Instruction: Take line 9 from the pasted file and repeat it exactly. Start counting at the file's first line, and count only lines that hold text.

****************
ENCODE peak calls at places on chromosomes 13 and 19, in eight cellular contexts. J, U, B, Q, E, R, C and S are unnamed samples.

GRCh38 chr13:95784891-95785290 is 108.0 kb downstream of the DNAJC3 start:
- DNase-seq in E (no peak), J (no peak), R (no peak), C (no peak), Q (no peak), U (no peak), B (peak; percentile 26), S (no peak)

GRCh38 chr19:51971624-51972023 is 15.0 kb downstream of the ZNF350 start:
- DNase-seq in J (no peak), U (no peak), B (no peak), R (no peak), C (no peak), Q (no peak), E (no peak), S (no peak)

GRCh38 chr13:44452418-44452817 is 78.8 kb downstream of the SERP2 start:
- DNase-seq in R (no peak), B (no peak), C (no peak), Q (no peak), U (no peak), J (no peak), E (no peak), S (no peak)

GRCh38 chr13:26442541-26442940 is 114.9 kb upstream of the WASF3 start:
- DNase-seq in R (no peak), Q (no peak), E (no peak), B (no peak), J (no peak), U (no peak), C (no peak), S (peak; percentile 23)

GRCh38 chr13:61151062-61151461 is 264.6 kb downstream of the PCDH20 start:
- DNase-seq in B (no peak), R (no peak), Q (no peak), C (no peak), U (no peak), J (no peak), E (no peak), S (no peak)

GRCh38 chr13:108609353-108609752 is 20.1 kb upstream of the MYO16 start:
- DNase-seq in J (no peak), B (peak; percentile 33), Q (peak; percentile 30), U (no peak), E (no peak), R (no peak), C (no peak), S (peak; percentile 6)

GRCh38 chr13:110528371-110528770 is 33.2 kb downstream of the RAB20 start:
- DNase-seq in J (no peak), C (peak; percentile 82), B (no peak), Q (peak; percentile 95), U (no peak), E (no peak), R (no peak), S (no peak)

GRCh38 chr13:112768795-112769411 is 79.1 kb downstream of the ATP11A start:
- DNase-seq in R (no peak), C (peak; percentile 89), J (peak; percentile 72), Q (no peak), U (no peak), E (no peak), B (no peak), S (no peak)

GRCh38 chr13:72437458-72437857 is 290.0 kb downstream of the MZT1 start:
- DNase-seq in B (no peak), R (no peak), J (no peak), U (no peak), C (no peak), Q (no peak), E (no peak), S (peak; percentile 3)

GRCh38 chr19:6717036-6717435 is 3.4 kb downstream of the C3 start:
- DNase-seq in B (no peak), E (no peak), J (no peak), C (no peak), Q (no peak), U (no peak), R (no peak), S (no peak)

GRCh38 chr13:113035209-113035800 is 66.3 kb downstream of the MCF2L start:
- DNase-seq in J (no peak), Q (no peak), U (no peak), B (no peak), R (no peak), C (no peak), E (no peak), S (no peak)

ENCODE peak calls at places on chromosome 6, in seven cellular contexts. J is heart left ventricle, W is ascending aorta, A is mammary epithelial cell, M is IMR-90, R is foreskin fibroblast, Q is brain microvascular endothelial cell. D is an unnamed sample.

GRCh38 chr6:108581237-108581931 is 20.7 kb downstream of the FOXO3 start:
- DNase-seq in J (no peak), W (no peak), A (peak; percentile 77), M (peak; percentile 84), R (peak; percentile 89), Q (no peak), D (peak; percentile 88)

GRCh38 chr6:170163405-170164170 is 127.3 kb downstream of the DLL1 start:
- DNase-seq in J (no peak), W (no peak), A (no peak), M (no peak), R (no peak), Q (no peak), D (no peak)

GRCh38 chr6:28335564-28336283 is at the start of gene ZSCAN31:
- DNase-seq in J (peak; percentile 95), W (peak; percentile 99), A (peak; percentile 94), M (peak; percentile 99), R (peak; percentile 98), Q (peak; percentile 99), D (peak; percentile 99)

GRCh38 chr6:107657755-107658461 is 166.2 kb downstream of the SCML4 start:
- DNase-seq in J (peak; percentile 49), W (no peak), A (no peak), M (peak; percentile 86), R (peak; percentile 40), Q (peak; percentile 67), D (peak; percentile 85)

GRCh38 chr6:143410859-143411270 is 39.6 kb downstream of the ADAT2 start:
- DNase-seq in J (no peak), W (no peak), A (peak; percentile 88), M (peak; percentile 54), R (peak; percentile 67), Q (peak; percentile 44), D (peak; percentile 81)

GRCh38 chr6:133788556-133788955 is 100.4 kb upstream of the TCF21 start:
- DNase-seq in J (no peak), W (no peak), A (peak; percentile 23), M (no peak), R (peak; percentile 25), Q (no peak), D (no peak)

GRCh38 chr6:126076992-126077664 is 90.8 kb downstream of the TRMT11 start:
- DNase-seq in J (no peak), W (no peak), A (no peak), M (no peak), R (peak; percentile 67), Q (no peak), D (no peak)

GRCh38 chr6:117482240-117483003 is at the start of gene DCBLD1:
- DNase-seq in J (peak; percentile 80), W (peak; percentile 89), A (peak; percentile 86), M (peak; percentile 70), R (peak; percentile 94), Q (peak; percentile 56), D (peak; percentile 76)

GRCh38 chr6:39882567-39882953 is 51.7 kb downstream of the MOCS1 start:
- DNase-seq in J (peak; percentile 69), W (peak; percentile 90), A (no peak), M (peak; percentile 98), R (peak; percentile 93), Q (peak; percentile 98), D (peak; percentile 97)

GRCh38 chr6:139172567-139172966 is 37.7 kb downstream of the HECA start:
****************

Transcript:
- DNase-seq in R (no peak), Q (no peak), E (no peak), B (no peak), J (no peak), U (no peak), C (no peak), S (peak; percentile 23)